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Zack Hutchins
Director of Communications

February 16, 2006

Blue-ribbon commission's report documents trends in population, health care that show need to shrink capacity in health-care sector

New York State is struggling to sustain a oversized network of health-care institutions that is too big, costly, and inflexible for society that is likely to lose population and continue to see changes in its health-care preferences and needs, according to a new report from a blue-ribbon commission exploring ways to right-size New York’s hospital and nursing home sector.

“In the past two decades, much has changed in healthcare, especially in the areas of financing, clinical care, information technology, and delivery mechanisms,” according to Planning for the Future: Capacity Needs in a Changing Health Care System, which was published this week at www.nyhealthcarecommission.org by the Commission on Health Care Facilities in the 21st Century.

“Yet today, New York is struggling to maintain a 20th century institutional structure in the face of mounting costs, excess capacity, and unmet need for community based alternatives,” the report continues. “The existing institutional infrastructure is neither affordable nor flexible. The fiscal instability facing New York’s health care providers threatens the availability of important safety-net and public-good functions.”

The “Berger Commission” is chaired by Stephen Berger, a former state commissioner of social services in the mid-1970s and later a key player in engineering New York City's fiscal turnaround. Governor Pataki created the commission in 2004 to recommend ways to shrink New York’s hospital and nursing home sector. The commission is expected to recommend the closing of specific institutions around the state.

The paper explores in detail “megatrends” in demographics, clinical innovation and changes in healthcare organization that it says will continue to affect New York’s need for hospital beds and health-care services.

“The overall direction of these megatrends supports the need to restructure and right-size the delivery system. The dominant direction of change affirms the need for a health care system that is more flexible and less costly than one that is heavily based on physical infrastructure requiring massive capital investment.”

Population: The paper projects that New York State’s population will continue to grow much more slowly than the nation. In the 1990s, New York’s population grew 5.5 percent, less than half the nation’s growth rate of 13.2 percent. Many Upstate counties and cities lost population during that time, and foreign immigration to the New York City region “transformed what would have been a statewide population decline of more than a half million to an increase of nearly one million,” the paper says.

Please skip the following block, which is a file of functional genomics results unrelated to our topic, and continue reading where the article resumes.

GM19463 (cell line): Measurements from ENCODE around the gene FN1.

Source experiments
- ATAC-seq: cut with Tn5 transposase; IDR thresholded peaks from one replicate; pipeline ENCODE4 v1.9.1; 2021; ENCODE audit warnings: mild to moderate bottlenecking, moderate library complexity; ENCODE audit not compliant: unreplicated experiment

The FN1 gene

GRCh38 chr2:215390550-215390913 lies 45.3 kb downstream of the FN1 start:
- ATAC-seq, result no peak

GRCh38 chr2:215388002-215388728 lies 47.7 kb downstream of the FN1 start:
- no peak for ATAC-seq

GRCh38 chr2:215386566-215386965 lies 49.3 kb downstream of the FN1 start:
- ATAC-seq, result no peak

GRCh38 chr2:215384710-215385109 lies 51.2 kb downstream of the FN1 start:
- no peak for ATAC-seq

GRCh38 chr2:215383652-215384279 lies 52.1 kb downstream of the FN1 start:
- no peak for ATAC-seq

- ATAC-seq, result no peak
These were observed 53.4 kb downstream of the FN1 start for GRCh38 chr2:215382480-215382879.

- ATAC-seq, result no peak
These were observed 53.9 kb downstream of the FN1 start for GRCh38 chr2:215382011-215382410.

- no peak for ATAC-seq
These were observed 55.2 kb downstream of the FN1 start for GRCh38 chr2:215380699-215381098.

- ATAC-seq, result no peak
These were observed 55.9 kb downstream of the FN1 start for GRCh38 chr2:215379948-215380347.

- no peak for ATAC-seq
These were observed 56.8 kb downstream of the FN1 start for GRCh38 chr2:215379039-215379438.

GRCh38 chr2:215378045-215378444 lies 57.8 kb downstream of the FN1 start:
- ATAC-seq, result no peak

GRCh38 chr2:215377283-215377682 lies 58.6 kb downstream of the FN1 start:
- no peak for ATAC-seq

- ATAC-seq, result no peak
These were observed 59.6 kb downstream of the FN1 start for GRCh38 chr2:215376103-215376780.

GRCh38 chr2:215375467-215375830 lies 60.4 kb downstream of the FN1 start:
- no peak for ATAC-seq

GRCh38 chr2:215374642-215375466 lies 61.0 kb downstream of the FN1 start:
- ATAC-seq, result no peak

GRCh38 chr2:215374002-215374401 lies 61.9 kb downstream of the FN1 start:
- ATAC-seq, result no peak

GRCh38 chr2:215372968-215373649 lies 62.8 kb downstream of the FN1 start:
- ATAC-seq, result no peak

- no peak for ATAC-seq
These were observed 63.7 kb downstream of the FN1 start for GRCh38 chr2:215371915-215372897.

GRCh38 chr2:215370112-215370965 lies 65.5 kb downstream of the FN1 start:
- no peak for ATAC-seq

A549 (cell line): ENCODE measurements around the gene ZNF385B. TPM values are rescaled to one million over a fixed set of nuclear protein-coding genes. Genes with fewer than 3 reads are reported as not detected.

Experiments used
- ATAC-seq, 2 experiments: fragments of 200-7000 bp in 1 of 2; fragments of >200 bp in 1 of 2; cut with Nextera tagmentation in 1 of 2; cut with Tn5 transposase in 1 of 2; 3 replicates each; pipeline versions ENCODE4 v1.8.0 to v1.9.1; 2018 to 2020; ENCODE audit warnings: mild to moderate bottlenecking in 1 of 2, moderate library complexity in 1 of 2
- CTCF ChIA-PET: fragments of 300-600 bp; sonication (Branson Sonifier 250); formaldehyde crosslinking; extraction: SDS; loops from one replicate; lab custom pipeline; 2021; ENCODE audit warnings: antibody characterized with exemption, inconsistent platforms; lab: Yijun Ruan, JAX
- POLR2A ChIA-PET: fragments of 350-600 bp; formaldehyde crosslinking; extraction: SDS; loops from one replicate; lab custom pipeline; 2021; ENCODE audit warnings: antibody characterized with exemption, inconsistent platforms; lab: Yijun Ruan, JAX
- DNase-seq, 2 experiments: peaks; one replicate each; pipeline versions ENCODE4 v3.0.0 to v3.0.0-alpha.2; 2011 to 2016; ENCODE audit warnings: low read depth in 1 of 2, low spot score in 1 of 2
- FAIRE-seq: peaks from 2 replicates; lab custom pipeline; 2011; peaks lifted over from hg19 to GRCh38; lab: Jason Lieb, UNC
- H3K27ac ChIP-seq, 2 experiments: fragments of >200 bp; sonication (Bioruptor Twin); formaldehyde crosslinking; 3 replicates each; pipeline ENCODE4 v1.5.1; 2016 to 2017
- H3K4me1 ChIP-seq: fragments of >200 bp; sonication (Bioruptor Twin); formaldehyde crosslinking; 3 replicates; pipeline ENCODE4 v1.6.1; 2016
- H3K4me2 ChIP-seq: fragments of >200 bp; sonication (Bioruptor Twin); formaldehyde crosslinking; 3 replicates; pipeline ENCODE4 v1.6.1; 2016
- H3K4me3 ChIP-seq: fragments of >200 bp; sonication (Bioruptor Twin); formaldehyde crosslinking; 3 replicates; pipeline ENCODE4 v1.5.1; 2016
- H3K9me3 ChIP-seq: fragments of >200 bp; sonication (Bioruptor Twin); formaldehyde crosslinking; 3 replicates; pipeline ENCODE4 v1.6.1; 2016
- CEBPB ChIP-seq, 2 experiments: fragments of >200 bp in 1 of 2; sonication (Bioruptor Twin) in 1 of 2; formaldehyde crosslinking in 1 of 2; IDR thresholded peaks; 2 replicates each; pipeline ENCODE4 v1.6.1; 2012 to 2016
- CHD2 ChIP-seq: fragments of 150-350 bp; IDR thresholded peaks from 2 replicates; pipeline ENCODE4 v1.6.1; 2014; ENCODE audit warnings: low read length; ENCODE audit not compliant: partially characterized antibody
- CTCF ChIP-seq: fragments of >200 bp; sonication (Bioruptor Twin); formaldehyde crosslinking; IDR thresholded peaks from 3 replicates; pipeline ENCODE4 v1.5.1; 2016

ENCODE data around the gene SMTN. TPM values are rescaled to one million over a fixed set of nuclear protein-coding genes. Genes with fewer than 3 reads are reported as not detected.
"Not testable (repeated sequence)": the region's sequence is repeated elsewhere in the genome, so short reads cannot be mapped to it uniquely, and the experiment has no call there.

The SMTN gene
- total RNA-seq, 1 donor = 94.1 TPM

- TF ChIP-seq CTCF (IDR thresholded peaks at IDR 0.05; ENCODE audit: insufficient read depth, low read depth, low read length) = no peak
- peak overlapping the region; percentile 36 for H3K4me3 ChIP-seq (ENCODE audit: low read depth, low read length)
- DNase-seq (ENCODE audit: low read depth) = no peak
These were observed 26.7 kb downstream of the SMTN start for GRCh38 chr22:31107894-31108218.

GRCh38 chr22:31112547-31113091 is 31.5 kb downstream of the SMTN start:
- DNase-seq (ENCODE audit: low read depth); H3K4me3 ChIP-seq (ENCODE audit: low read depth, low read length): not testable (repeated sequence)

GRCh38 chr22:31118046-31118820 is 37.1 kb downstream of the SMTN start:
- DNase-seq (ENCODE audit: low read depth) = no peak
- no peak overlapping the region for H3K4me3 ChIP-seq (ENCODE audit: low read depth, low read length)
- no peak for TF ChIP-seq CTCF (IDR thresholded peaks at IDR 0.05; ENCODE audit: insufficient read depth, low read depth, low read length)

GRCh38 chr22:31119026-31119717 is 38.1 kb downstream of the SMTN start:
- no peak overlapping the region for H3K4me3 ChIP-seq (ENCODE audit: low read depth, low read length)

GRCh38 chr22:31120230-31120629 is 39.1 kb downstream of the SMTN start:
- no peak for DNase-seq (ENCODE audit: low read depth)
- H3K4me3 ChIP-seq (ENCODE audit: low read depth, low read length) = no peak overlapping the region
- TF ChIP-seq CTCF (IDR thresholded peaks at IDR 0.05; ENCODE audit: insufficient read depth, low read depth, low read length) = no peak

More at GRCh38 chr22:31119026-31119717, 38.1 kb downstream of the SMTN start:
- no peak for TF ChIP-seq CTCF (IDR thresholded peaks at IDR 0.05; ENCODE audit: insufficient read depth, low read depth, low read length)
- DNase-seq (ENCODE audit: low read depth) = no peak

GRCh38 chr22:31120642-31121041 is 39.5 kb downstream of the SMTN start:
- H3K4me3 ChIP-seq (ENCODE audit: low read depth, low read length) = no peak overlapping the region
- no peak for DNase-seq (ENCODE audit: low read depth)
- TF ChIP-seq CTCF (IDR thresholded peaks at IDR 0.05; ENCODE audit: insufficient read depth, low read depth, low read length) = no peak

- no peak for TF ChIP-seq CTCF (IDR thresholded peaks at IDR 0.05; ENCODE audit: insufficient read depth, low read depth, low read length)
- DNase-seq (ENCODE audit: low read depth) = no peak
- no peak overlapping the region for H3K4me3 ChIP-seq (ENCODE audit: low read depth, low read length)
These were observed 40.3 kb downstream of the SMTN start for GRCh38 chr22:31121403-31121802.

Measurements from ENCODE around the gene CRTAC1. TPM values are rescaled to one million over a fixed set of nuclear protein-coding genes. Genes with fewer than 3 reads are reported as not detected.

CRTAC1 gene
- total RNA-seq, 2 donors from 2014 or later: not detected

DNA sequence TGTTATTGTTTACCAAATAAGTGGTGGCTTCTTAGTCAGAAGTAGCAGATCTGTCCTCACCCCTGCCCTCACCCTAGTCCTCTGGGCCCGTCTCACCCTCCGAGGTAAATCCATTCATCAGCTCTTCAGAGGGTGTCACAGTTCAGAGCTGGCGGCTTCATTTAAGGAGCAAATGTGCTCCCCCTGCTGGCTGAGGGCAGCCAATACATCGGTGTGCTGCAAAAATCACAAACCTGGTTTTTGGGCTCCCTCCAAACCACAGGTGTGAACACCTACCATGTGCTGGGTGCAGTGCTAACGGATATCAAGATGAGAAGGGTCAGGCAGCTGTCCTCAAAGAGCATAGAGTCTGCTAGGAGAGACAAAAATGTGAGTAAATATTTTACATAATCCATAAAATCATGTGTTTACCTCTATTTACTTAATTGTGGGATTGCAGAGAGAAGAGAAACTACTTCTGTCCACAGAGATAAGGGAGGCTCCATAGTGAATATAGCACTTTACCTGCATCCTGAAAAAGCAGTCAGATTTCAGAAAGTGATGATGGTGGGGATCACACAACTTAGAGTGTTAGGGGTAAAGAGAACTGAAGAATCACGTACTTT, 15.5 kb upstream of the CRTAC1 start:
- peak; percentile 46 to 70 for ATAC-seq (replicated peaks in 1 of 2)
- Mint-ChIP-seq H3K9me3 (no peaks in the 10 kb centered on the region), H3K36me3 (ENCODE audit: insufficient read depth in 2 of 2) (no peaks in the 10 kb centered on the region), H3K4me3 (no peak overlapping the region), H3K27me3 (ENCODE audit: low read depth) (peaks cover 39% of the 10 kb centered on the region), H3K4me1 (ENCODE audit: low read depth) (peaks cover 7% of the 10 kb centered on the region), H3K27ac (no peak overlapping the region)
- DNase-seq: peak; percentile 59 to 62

Projected trends, the paper said, are expected to reflect this recent history, with population growing only “modestly and unevenly,” the paper says.

“The state’s population is projected to grow marginally from 18.9 million in 2000 to 19.4 million in 2030; a growth of only 2.6 percent over 30 years,” the paper says. “New York’s projected growth rate is the 46th lowest among the 50 states and the District of Columbia. Because of this, the state’s population is expected to drop from third-largest in the country in 1995 to fourth-largest by 2015.”

Clinical advances: Clinical advances and other factors have contributed to a “migration of care out of the hospital and into less intensive settings. A significant share of services has already made this transition, and the trend is continuing,” the paper says.

Factors driving this transition include: advances in minimally invasive approaches to diagnosis and treatment; advances of medical and pharmaceutical interventions that replace surgery; new inpatient surgical procedures that are increasingly done in non-hospital ambulatory surgery centers; the proliferation of new medical devices; new imaging technologies; and genomic and biotechnology-based therapies.

“The major directional change produced by innovation over the past two decades has been the movement of care to less intensive, outpatient settings,” the study says. “While some new discoveries will create inpatient demand, nothing on the horizon today suggests that this overall direction will be reversed.”

Changes in health-care organization: The paper notes that the population of elderly New Yorkers is growing healthier and showing a strong preference for home- and community-based alternatives to institutional care.

“Improved health status and a rise in ‘consumerism’ mean that the healthcare needs of an increasingly older population will not automatically translate to a need for more beds,” the paper says. “Patients are now more engaged in medical decision-making, participate as active partners in their care, value living independently, and shun institutional care arrangements.”

“An aging population will require health services, but not necessarily more bed capacity.”

The paper concludes: “The overall direction of these trends and New York State’s current over-capacity support prudent reconfiguration and right-sizing of its health care delivery system. New York State needs a health care system that is more flexible and less costly than one heavily based on institutional infrastructure requiring massive capital investment. New York State’s goal should be a reinvestment strategy ensuring all patients access to health care services, not necessarily to buildings. Given the difficulties inherent in forecasting the future, flexibility is required to deal with New York’s changing healthcare landscape.”